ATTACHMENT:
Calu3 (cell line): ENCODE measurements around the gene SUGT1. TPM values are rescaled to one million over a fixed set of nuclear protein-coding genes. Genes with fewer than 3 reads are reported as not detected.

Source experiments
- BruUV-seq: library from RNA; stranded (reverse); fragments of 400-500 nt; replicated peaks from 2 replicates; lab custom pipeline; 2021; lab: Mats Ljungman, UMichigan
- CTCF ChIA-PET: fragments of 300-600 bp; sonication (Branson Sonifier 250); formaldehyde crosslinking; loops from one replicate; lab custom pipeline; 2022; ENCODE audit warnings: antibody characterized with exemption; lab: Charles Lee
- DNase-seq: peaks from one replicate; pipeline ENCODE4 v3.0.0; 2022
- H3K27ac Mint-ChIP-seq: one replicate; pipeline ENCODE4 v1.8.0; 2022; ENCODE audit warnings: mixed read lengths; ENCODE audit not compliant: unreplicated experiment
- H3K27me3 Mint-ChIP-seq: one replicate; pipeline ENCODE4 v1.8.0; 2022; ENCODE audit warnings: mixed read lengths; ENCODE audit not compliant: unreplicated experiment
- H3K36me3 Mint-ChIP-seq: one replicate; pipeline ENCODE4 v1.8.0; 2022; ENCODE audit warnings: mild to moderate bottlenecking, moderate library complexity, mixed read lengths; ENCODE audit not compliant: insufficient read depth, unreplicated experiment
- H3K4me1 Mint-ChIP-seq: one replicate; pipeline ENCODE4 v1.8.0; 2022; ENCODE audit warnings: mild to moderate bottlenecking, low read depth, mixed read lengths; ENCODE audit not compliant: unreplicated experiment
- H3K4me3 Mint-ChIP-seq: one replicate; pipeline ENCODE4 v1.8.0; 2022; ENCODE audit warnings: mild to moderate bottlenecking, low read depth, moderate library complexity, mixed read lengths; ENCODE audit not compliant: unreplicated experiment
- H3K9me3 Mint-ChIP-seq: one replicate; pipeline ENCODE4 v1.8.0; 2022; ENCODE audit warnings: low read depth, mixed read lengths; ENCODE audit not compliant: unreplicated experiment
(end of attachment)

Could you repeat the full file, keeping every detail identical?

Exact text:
Calu3 (cell line): ENCODE measurements around the gene SUGT1. TPM values are rescaled to one million over a fixed set of nuclear protein-coding genes. Genes with fewer than 3 reads are reported as not detected.

Source experiments
- BruUV-seq: library from RNA; stranded (reverse); fragments of 400-500 nt; replicated peaks from 2 replicates; lab custom pipeline; 2021; lab: Mats Ljungman, UMichigan
- CTCF ChIA-PET: fragments of 300-600 bp; sonication (Branson Sonifier 250); formaldehyde crosslinking; loops from one replicate; lab custom pipeline; 2022; ENCODE audit warnings: antibody characterized with exemption; lab: Charles Lee
- DNase-seq: peaks from one replicate; pipeline ENCODE4 v3.0.0; 2022
- H3K27ac Mint-ChIP-seq: one replicate; pipeline ENCODE4 v1.8.0; 2022; ENCODE audit warnings: mixed read lengths; ENCODE audit not compliant: unreplicated experiment
- H3K27me3 Mint-ChIP-seq: one replicate; pipeline ENCODE4 v1.8.0; 2022; ENCODE audit warnings: mixed read lengths; ENCODE audit not compliant: unreplicated experiment
- H3K36me3 Mint-ChIP-seq: one replicate; pipeline ENCODE4 v1.8.0; 2022; ENCODE audit warnings: mild to moderate bottlenecking, moderate library complexity, mixed read lengths; ENCODE audit not compliant: insufficient read depth, unreplicated experiment
- H3K4me1 Mint-ChIP-seq: one replicate; pipeline ENCODE4 v1.8.0; 2022; ENCODE audit warnings: mild to moderate bottlenecking, low read depth, mixed read lengths; ENCODE audit not compliant: unreplicated experiment
- H3K4me3 Mint-ChIP-seq: one replicate; pipeline ENCODE4 v1.8.0; 2022; ENCODE audit warnings: mild to moderate bottlenecking, low read depth, moderate library complexity, mixed read lengths; ENCODE audit not compliant: unreplicated experiment
- H3K9me3 Mint-ChIP-seq: one replicate; pipeline ENCODE4 v1.8.0; 2022; ENCODE audit warnings: low read depth, mixed read lengths; ENCODE audit not compliant: unreplicated experiment